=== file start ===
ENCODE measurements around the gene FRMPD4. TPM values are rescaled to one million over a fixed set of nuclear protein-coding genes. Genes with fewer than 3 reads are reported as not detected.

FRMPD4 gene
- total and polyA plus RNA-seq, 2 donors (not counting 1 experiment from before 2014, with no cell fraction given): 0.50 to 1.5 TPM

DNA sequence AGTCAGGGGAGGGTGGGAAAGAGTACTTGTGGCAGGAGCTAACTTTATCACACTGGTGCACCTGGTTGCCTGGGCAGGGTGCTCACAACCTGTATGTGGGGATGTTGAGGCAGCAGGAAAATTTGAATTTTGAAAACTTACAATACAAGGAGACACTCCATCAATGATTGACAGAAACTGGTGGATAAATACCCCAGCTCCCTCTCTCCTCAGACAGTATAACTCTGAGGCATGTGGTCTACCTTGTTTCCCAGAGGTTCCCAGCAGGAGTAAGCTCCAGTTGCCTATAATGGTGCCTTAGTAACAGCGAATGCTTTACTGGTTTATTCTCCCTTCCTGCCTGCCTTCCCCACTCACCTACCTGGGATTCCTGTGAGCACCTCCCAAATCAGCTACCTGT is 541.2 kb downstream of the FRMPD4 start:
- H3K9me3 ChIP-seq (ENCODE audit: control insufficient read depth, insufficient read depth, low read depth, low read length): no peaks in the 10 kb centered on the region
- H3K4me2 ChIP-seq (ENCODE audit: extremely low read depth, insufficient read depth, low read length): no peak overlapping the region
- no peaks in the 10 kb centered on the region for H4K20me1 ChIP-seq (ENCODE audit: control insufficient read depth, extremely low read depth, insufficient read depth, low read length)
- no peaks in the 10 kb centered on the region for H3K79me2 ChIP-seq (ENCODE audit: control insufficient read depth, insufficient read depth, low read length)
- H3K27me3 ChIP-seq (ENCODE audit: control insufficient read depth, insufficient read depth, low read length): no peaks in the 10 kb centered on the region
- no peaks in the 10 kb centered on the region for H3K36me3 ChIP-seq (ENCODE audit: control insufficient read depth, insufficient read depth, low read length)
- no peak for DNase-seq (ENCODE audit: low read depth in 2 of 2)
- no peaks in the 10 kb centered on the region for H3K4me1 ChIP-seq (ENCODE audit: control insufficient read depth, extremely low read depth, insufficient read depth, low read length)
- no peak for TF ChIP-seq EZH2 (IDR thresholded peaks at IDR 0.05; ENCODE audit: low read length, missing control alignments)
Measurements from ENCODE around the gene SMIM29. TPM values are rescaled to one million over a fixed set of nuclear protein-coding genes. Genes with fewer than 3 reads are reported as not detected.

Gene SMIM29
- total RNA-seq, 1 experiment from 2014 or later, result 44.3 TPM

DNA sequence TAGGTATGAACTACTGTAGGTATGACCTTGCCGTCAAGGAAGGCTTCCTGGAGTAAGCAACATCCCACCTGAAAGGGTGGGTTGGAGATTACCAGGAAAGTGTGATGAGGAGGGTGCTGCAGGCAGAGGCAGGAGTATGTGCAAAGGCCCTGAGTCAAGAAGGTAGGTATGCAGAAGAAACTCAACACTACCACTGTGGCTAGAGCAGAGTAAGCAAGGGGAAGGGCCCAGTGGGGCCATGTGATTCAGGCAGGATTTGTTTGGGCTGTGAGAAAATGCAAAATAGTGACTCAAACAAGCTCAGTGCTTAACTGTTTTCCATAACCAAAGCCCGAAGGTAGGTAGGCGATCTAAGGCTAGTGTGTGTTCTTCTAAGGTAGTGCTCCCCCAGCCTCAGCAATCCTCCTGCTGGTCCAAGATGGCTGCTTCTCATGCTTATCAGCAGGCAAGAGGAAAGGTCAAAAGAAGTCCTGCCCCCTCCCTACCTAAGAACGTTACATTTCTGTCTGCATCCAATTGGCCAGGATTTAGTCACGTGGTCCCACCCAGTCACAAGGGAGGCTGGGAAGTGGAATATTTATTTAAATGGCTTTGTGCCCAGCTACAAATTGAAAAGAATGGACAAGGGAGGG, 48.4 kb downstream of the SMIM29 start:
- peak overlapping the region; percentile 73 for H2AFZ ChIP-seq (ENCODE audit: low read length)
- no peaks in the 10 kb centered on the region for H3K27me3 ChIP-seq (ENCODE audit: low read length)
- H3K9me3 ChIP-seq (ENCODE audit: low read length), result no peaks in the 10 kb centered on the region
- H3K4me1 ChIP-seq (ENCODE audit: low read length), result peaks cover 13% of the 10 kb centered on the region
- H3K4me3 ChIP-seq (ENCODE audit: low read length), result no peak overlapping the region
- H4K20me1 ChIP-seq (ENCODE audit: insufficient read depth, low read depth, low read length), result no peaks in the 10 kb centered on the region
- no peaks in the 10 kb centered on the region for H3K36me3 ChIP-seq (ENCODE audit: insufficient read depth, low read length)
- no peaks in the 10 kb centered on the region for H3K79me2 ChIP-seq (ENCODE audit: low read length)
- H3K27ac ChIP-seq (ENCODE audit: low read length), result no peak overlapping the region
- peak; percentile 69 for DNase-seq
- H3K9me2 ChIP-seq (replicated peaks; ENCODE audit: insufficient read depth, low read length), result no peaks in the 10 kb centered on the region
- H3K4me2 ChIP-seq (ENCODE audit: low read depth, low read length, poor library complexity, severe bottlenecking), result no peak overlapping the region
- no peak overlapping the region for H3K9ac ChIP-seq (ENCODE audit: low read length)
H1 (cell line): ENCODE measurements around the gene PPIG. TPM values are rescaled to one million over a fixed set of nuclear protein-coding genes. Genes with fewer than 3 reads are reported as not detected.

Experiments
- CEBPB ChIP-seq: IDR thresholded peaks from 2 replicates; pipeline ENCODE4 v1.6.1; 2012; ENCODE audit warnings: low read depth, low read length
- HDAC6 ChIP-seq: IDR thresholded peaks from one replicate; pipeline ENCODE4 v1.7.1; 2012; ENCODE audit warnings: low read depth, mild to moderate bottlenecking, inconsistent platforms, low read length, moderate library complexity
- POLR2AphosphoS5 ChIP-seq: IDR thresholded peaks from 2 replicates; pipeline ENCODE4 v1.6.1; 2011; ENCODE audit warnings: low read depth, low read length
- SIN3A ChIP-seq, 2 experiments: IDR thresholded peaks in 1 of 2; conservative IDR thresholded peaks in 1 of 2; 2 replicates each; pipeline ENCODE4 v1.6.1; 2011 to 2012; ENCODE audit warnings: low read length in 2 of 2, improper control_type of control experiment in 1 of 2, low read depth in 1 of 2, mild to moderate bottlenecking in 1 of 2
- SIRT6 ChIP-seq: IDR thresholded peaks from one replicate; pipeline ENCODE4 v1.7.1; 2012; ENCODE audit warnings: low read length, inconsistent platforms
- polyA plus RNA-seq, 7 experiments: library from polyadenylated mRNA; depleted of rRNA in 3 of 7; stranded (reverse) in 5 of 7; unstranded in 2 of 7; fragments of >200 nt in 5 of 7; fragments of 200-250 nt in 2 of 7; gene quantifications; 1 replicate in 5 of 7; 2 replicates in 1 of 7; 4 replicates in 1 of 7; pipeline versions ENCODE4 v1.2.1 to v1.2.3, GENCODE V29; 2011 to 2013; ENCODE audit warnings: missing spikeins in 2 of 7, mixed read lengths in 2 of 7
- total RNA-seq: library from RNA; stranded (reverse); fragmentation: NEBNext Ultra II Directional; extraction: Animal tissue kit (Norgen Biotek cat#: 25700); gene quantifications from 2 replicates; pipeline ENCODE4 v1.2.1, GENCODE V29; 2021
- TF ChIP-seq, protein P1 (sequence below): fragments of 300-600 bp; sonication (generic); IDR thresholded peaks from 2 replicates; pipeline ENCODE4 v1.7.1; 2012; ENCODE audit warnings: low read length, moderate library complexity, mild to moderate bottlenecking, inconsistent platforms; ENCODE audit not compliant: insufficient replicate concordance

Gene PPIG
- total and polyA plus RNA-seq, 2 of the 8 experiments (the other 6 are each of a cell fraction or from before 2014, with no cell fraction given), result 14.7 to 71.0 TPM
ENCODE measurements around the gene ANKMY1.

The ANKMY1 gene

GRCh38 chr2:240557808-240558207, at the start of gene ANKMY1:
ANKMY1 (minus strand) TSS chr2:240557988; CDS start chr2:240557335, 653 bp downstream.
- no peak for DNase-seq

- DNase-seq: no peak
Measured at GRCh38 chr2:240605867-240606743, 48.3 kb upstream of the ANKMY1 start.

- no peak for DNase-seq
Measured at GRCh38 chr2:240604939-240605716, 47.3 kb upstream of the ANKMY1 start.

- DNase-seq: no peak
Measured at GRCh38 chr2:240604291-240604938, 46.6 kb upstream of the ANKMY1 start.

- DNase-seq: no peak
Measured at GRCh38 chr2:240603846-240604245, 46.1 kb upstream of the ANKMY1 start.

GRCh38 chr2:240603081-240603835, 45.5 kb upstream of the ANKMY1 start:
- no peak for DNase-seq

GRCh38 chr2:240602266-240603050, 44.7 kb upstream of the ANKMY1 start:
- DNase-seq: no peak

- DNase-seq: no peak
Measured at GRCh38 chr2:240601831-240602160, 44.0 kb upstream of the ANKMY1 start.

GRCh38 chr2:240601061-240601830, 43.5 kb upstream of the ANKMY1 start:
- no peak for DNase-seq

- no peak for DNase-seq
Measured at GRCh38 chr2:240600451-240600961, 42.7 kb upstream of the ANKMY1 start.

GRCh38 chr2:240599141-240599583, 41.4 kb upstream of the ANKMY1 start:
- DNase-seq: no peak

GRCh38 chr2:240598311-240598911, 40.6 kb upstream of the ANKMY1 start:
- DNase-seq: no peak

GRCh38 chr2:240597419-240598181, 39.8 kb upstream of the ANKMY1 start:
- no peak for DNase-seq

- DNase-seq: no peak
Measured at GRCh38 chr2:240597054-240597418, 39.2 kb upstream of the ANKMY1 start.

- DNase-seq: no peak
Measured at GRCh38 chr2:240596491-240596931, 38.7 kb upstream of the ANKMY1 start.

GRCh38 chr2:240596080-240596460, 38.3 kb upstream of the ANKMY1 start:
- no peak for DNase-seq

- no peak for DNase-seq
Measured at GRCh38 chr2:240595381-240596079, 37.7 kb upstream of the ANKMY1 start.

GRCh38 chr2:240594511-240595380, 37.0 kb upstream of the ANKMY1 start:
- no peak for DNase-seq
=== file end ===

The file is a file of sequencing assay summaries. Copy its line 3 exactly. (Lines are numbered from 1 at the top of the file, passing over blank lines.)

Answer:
- total and polyA plus RNA-seq, 2 donors (not counting 1 experiment from before 2014, with no cell fraction given): 0.50 to 1.5 TPM